"You are mistaken," replies Yu'el. "I can tell when I have

solveda mystery, because it stops being mysterious. To cleverly manipulate my own confusion is not to dissolve a problem. It is an interesting argument, and I may try to follow it further—but it's not anansweruntil the confusion goes away.""Nonetheless," says Bo'ma, "if you're allowed to say that some worlds exist, and some worlds don't, why not have a degree of existence that's

quantitative?And propagates around like a wave, and then we have to square it to get an answer."Yu'el snorts. "Why not just let the 'degree of existence' be a complex number, while you're at it?"

Bo'ma rolls his eyes. "Please stop mocking me. I can't even

imagineany possible experimental evidence which would point in the direction ofthatconclusion. You'd need a case where two events that were real in opposite directions canceled each other out.""I'm sorry," says Yu'el, "I need to learn to control my tendency to attack straw opponents. But still, where would the squaring rule come from?"

An Ebborian named Ev'Hu suggests, "Well, you could have a rule that world-sides whose thickness tends toward zero, must have a degree of reality that also tends to zero. And then the rule which says that you square the thickness of a world-side, would let the probability tend toward zero as the world-thickness tended toward zero. QED."

"That's not QED," says Po'mi. "That's a complete non-sequitur. Logical fallacy of affirming the consequent. You could have all

sortsof rules that would let the reality tend toward zero as the world-thickness tended toward zero, not just the squaring rule. You could approach the limit from many different directions. And in fact,allour world-sides have a thickness that 'tends toward zero' because they keep splitting. Furthermore, why would an indefinite tendency in the infinite future have any impact on what we do now?""The frequentist heresy," says Yu'el. "It sounds like some of their scriptures. But let's move on. Does anyone have any

helpfulsuggestions? Ones that don't just shuffle the mystery around?"Ha'ro speaks. "I've got one."

"Okay," Yu'el says, "this should be good."

"Suppose that when a world-side gets thin enough," Ha'ro says, "it cracks to pieces and falls apart. And then, when you did the statistics, it would turn out that the vast majority of

survivingworlds have splitting histories similar to our own."There's a certain unsettled pause.

"Ha'ro," says Nharglane of Ebbore, "to the best of my imperfect recollection, that is the most disturbing suggestion any Ebborian physicist has ever made in the history of time."

"Thank you very much," says Ha'ro. "But it could also be that a too-small world-side just sheds off in flakes when it splits, rather than containing actual sentient beings who get to experience a moment of horrified doom. The too-small worlds merely fail to exist, as it were. Or maybe sufficiently small world-sides get attracted to larger world-sides, and merge with them in a continuous process, obliterating the memories of anything having happened differently. But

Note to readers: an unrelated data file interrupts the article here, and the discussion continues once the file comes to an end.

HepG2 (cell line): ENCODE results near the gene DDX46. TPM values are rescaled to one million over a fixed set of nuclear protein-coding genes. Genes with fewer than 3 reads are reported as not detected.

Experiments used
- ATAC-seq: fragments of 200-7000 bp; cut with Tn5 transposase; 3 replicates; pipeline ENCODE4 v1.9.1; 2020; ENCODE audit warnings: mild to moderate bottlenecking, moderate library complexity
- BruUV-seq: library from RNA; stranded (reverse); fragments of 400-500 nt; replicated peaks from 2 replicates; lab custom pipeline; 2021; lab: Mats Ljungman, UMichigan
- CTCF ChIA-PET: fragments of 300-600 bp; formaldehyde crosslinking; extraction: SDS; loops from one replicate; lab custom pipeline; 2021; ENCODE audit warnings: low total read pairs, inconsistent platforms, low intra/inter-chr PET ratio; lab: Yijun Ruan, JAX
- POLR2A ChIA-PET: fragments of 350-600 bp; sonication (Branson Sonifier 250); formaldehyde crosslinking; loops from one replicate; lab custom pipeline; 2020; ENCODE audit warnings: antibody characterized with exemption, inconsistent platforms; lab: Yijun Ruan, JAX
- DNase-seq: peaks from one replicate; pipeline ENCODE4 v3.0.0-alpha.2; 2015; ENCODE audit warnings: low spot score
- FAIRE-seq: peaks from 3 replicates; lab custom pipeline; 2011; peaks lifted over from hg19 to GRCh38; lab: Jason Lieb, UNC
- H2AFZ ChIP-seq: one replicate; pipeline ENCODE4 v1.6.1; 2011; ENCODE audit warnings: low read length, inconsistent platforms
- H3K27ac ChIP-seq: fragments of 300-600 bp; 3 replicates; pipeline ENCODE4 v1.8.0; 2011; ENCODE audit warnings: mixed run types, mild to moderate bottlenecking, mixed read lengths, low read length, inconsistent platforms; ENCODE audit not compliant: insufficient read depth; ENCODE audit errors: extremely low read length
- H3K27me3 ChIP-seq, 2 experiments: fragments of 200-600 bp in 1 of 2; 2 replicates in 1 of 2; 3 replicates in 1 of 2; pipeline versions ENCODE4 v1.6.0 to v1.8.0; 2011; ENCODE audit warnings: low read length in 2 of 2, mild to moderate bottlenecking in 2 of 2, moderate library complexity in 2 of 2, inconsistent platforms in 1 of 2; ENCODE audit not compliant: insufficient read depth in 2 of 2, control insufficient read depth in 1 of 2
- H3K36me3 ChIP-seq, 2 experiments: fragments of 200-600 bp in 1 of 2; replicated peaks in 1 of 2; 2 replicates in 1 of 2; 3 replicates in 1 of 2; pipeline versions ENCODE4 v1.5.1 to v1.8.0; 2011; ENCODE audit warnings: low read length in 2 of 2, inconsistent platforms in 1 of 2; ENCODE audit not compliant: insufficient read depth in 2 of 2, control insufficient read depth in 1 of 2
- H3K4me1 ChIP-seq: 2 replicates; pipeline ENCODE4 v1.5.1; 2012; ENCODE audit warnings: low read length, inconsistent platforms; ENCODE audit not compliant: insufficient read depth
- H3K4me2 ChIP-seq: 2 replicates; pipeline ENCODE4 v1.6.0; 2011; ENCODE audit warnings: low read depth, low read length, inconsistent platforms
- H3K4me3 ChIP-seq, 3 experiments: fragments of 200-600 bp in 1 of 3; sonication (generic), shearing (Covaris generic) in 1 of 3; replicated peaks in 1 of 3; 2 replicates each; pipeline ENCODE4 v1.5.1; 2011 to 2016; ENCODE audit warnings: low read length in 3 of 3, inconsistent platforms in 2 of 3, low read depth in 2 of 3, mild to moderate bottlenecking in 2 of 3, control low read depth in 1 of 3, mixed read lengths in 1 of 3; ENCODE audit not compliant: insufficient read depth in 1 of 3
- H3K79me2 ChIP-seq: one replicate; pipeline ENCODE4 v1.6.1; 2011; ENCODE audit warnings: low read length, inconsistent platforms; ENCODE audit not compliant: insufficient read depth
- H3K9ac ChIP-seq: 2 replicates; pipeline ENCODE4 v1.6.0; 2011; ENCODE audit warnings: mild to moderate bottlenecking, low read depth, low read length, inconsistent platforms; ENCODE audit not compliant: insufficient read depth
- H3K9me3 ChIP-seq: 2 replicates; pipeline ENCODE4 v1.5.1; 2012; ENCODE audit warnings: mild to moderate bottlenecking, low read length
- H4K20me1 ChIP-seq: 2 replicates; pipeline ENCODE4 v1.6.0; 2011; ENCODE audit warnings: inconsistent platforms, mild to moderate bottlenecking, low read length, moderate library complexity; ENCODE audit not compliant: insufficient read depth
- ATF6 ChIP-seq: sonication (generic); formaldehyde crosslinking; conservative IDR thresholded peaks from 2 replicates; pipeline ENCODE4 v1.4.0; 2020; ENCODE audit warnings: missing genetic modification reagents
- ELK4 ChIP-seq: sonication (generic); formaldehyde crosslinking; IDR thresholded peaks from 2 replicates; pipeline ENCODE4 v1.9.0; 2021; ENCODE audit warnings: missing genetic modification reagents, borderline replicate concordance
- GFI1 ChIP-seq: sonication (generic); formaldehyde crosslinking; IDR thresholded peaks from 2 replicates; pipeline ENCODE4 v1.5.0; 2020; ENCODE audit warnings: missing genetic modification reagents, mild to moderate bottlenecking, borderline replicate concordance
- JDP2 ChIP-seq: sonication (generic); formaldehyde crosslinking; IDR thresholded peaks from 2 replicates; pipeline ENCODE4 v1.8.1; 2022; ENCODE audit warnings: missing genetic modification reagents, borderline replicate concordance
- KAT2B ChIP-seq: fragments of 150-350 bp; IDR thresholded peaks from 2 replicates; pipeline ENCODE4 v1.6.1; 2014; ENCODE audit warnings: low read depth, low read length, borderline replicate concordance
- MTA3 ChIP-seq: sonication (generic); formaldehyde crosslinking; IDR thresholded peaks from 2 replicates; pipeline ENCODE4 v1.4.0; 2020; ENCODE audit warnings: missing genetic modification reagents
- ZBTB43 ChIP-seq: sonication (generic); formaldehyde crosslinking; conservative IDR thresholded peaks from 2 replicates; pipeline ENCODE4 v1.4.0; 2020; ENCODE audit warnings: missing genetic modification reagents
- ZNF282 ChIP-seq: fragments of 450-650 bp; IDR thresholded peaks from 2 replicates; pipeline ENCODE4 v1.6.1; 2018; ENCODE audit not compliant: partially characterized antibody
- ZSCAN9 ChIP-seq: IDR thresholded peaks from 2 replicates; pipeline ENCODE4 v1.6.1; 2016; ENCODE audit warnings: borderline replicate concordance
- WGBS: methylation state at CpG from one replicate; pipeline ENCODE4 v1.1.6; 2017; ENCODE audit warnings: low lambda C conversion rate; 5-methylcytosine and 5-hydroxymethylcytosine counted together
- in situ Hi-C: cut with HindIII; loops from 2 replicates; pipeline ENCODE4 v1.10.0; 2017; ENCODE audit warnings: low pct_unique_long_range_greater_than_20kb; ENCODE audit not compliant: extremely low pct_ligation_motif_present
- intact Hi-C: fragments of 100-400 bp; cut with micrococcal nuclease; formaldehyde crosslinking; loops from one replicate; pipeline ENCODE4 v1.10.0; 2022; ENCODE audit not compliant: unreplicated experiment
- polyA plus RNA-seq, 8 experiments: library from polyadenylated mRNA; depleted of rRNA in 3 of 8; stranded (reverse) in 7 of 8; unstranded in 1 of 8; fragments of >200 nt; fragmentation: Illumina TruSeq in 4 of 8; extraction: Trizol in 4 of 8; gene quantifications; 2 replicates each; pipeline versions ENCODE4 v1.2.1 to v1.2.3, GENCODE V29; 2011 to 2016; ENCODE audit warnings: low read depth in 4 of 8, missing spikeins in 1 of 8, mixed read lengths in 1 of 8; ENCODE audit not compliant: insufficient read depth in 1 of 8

that'snot important, therealquestion is whether the numbers would work out for the right size limit, and in fact," Ha'ro waves some calculations on a piece of paper, "all you need is for the minimum size of a cohesive world to be somewhere around the point where half the total fourth-dimensional mass is above the limit -""Eh?" says Yu'el.

"I figured some numbers and they don't look too implausible and we might be able to prove it, either from first-principles of 4D physics showing that a cracking process occurs, or with some kind of

really cleverexperiment," amplifies Ha'ro."Sounds promising," says Yu'el. "So if I get what you're saying, there would be a

completely physicalexplanation for why, when a typical bunch of worlds split 2:1, there's around 4 times as many cohesive worlds left that split from the thicker side, as from the thinner side.""Yes," says Ha'ro, "you just count the surviving worlds."

"And if the Flying Spaghetti Monster ran a simulation of our universe's physics, the simulation would automatically include observers that experienced the same things we did, with the same statistical probabilities," says Yu'el. "No extra postulates required. None of the quantities in the universe would need additional characteristics beyond their strictly physical structure. Running any mathematically equivalent computer program would do the trick—you wouldn't need to be told how to

interpretit a particular way."Ha'ro nods. "That's the general idea."

"Well, I don't know if that's

correct," says Yu'el. "There's some potential issues, as you know. But I've got to say it's the first suggestion I've heard that's evenremotelyhelpful in making all this seem any less mysterious."Part of